NO.20 JILLY EDWARDS: UP OUR STREET - 8 Holland Street's neighbours, near and far


"You weave from the bottom and, rather like building a wall, work in triangles and diamond shapes that interlock. The work is slow; you have to make sure that what you want to weave is in essence about you - that's what drives the weaving."


Newly established in her old haunt Bath - and just a stroll away from our gallery - Jilly Edwards is the doyenne of creative textiles. She talks us through the beginnings of each tapestry and the intricacies of her craft and, after moving house thirty times, feels settled... for the time being. 

From Jilly's bedroom window, the creamy spires and finials of Bath stretch up to the valley beyond and, though the paint is barely dry, she is very much settled in and seeking inspiration. "We just came into the Virgo moon," a serendipitous sign, she explains, "a time for moving forward and bringing forth your thoughts. From this new place and new view, I thought ‘this is it, this is what I’m doing next – here we are.'" The sketchbook came out and, some weeks later, the threads are - inch by inch - taking shape on the loom in her studio at the end of the garden.


It must be a comfort after moving house thirty times in her life to feel that, for now at least, there is no need to. The streets of Bath are somewhere she has had a familiarity with for five decades now, having lived on the Circus in the 70s. Touring exhibits of Jilly's work can do the travelling around for her now - and we hope she will call Bath home for a while yet.


'Elements' is the latest collection of weavings displayed exclusively at 8 Holland Street. They were produced at a time of great flux in Jilly's life. Landscapes are an integral inspiration to her work, but difficult times managed to thread their way into the works too. The preparatory paintings Jilly mocked up to hang from the loom as she worked told of black moods some days and great vibrant joys on others. "Surprising colours came in as I worked. 'Elements' really is elements of life and people will find their own elements within it; something of themselves."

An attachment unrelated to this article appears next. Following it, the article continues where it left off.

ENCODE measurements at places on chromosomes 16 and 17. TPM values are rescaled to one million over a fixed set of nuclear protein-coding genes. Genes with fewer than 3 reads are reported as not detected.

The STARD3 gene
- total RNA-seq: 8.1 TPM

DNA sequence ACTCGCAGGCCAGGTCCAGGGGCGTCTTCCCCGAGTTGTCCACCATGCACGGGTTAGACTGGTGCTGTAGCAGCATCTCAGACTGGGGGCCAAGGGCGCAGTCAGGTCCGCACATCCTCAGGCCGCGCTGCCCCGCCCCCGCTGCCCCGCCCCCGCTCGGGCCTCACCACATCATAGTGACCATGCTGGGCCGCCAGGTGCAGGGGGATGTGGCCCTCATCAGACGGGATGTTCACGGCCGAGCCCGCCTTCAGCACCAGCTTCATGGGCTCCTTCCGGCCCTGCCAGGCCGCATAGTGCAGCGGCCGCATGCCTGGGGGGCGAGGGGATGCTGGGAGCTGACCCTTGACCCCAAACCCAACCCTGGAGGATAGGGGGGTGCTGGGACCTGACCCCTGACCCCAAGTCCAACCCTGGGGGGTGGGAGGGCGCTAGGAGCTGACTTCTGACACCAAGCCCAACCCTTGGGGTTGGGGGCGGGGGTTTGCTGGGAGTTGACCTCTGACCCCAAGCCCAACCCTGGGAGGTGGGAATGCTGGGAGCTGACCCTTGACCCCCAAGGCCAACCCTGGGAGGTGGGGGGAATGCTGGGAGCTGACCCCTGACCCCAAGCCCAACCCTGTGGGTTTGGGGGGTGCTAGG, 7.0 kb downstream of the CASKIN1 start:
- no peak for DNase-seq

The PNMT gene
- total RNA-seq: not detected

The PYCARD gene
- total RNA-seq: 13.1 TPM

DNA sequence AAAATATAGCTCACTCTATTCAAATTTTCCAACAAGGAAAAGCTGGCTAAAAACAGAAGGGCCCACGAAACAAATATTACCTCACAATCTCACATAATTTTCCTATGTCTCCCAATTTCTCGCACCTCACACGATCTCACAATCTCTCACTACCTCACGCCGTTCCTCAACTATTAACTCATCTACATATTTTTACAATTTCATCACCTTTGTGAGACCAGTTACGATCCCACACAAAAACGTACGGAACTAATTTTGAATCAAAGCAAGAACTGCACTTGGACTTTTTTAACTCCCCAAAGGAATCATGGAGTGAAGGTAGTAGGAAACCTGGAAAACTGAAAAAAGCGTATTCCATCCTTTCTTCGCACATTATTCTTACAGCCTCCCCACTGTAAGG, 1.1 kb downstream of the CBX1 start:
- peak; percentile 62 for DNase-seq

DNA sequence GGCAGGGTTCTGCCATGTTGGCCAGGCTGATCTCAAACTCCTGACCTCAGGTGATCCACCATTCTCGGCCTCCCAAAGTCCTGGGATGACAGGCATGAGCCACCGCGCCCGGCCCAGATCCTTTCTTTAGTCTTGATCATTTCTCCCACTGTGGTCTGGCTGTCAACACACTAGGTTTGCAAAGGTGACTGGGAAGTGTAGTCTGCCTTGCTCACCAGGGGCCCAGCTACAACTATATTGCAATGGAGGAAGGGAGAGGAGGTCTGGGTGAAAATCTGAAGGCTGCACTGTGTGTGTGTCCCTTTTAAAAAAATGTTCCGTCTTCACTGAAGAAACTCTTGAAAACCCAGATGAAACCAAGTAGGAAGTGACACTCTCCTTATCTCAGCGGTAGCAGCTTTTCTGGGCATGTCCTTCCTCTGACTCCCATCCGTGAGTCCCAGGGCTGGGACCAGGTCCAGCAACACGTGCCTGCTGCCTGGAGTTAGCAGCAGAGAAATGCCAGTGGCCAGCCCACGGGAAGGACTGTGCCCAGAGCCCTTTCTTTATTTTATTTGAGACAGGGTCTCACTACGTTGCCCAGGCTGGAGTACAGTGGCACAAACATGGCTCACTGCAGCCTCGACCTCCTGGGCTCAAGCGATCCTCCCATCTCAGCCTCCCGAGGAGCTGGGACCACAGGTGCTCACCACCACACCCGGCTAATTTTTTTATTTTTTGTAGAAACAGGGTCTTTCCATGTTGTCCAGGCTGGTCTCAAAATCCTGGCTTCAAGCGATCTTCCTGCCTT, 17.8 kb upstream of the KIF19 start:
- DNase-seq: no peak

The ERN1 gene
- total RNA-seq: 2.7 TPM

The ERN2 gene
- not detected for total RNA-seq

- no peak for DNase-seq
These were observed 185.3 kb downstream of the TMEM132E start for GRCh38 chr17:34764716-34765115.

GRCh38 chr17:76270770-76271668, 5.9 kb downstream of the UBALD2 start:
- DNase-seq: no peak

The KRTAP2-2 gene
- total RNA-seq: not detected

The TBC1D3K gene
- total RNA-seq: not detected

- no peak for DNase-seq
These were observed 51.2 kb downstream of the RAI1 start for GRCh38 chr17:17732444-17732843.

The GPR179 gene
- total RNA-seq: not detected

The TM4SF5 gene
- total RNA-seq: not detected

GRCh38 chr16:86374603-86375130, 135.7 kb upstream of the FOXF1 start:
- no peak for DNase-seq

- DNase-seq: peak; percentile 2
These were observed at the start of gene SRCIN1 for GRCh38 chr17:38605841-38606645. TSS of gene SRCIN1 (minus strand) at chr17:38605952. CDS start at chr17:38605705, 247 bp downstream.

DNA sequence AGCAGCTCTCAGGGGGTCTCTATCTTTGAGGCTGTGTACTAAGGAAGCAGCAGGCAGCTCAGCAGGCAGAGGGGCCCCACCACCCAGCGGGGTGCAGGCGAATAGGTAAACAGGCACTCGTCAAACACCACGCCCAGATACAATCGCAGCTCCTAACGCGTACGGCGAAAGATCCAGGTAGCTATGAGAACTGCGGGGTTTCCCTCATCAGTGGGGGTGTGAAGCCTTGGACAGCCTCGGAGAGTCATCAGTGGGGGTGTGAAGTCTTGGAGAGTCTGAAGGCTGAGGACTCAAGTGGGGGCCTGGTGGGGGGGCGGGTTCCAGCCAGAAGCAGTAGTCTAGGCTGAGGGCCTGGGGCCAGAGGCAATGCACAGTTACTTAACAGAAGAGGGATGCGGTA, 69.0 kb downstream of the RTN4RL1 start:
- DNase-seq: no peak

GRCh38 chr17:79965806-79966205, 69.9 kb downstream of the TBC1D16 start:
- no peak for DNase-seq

The new studio displays each of the elements that go into Jilly's works: shelves of books to gather knowledge on anything from astrology to pottery, fifty years of scribbled sketchbooks with daubs of coloured crayons and splashes of paint, the vivid and ordered yarns in deep cupboards. The loom itself, with a tapestry in progress, is too enticing a thing not to peer in at. The curtain of warp is steadily worked into all manner of patterns and shades by threads with shining wooden bobbins at the end. As it simmers into life, a project will fill Jilly's hours, "I may do fifty or hundred drawings whilst I'm looking into a subject and end up with just one weaving. It may become a whole series, like 'Elements'. You never know what it’s going to develop into or what it stirs in you."  


Busy with the Virgo moon and with her feet firmly in Bath - under the loom - for now, she's delighting in being back. The Georgian city's sweep is on her doorstep, the lush countryside a few minutes stroll away: "luckily, you can walk into the Royal Crescent or the Circus on a nice flat path across the park from here. The rest of Bath - a bit like all this warp - just seems to be vertical!"


The 'Elements' collection is made up of nine framed tapestries ('Elements VIII" has now sold) and is on display at 8 Holland Street Bath.



Installation Views